Dublin is a city steeped in history, dating back over 1,000 years when the Vikings first settled the area in 841 AD. However, while there are many buildings or ruins dating back to the Middle Ages, such as Dublin Castle founded in 1204 AD, most historical buildings are from the 18th century Georgian period and later. In the 18th century, for a short period of time, Dublin was the second largest city of the British Empire and fifth largest in Europe with a population of 130,000. Today, Dublin has a population of 527,612 with an urban population of 1,110,627, which is very similar to Calgary’s. But that is where the similarity ends.
By comparison, while First Nation peoples have visited the Calgary area for centuries, it was just a little over 100 years when a permanent settlement was established. And, it is only the in past decade or so that Calgary has really become a global city.
In 2012, while Dublin was ranked (based on global connectivity in the areas of accounting, advertising, banking, finance and law) as an “Alpha–“ city (Alpha++ being the highest ranking), Calgary is rated a “Beta-“city (Beta being the second highest ranking).
Anyone who visits Dublin can’t help but see that this city definitely puts the PLAY into the axiom “live, work, play.” The sidewalks, shops, restaurants and especially the pubs are full of locals.
Anyone visiting Calgary on the other hand, would think we are a bunch of workaholics as with our downtown sidewalks are empty except at lunch hour. Calgary’s urban streets are dominated by the hoarding of the construction sites not people.
Pub Culture vs Café Culture
One of the biggest differences between Dublin and Calgary is that Dubliners hang at pubs while Calgarians love their cafes. Dublin’s pub culture is one where people of all ages hang out, chat, listen to local musicians or watch sports – pubs are like a community living rooms. Hurling is my new favourite sport - an action-packed game that combines elements of lacrosse, field hockey, rugby, soccer and football. There is no hunching over the laptop while nursing a vegan soy peanut butter latte all day in Dublin!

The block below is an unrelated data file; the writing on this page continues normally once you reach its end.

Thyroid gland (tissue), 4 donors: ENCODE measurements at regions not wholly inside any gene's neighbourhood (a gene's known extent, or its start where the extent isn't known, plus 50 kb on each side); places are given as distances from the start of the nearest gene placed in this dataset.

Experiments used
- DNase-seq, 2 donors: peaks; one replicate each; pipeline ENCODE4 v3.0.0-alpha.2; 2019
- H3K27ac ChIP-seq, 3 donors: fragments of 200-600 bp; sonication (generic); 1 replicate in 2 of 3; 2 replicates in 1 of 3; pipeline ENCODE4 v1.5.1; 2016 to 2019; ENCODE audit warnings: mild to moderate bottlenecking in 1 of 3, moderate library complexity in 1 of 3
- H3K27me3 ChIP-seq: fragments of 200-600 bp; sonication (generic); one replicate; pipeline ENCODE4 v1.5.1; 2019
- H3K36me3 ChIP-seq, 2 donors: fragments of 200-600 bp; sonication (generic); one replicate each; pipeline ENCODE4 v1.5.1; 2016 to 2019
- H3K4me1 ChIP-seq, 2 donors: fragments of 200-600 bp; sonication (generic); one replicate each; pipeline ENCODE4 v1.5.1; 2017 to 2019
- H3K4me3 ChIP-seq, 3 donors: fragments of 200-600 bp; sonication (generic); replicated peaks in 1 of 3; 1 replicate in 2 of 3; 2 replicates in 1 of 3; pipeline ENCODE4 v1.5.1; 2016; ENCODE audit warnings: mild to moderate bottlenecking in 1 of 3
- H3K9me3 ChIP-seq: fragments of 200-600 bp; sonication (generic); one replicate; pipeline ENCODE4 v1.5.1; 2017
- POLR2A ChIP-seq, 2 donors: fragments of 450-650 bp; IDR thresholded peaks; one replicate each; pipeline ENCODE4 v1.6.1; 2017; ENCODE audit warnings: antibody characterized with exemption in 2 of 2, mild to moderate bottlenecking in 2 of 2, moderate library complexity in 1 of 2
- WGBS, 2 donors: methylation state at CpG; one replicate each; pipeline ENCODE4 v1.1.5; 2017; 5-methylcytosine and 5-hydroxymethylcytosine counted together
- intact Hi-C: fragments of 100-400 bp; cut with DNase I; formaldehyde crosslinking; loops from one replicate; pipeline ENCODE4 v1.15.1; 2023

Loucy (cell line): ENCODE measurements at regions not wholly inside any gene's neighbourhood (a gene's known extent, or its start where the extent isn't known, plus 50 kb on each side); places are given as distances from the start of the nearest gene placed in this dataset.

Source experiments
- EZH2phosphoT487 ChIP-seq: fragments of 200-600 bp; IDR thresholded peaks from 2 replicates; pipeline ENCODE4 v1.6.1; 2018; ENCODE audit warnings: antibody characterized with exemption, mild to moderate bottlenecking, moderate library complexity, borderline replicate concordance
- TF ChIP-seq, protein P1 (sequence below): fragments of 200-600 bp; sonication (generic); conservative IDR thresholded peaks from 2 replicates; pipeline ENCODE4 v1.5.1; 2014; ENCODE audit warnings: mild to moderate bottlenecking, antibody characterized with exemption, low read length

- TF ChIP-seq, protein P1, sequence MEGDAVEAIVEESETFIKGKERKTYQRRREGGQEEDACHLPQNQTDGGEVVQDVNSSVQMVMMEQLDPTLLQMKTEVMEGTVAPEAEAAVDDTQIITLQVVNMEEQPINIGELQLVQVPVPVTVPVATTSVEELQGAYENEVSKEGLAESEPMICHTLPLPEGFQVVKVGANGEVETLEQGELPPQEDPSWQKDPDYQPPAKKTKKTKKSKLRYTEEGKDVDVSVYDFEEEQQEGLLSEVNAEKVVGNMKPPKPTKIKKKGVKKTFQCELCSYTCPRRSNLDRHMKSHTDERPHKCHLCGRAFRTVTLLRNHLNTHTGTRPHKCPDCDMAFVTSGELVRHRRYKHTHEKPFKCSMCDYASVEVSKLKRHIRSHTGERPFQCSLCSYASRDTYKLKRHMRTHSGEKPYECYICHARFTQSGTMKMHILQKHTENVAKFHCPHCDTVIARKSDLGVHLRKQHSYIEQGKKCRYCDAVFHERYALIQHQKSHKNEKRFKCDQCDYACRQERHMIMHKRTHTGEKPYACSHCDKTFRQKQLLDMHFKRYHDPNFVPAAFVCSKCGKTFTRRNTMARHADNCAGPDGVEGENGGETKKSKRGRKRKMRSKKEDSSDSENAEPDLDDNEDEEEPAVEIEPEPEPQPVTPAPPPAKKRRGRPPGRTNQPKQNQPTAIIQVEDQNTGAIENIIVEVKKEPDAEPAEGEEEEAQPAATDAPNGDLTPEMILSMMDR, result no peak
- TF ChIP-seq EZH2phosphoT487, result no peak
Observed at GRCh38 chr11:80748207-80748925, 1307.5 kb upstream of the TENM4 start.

There is literally a pub on every block, even in residential areas. What is also great about pubs is that they don’t close at 9 pm like most cafes. In fact, that is about the time things are just getting started with live music. One of our most memorable experiences was listening to a Saturday jam session of string players from our front row bar seats in a little pub on the edge of a plaza in Smithville district with people from 5 to 85.
Dublin has not one, but two pedestrian malls (one on each side of the river), both being magnets for locals and tourists looking to shop or people watch. These streets are filled with one of the quintessential sounds of Dublin - the clickity clack of luggage wheels being pulled along their streets (the other quintessential sound is that metal Guiness kegs clanging as they are rolled down the sidewalk to a pub). And it was not just one or two people; often dozens of suitcase-dragging tourists could be found along the Dublin malls. I can’t remember the last time I saw someone pulling luggage down Stephen Avenue.
On the south side of the Liffey River is the Grafton Street Mall that links St. Stephen’s Green with Trinity College and is home to an eclectic mix of local, national and international shops. On the north side of the river is the Henry Street Mall, dominated by department stores. Both malls had literally thousands of people on them any time of the day.
The fact that no tall office towers surround Dublin’s pedestrian malls could well be the key to their pedestrian vitality.
Indeed, most of the people are in downtown Dublin to play. Those who are there to work are serving those who are playing.
Parks / Public Spaces / Rivers
Though Dublin’s two urban parks - St. Stephen’s and Merrion Square are very nice, they are no match for Calgary’s Prince’s Island, Memorial Park, Shaw Millennium Park, Fort Calgary, Riley Park and the new St. Patrick’s Island.
Similarly, Dublin’s canal-like River Liffey, River Dodder, Royal Canal and Grand Canal, can’t compete with the natural beauty of the tree-lined shores and glacier water of the Bow and Elbow Rivers with their active pedestrian and cycling pathways.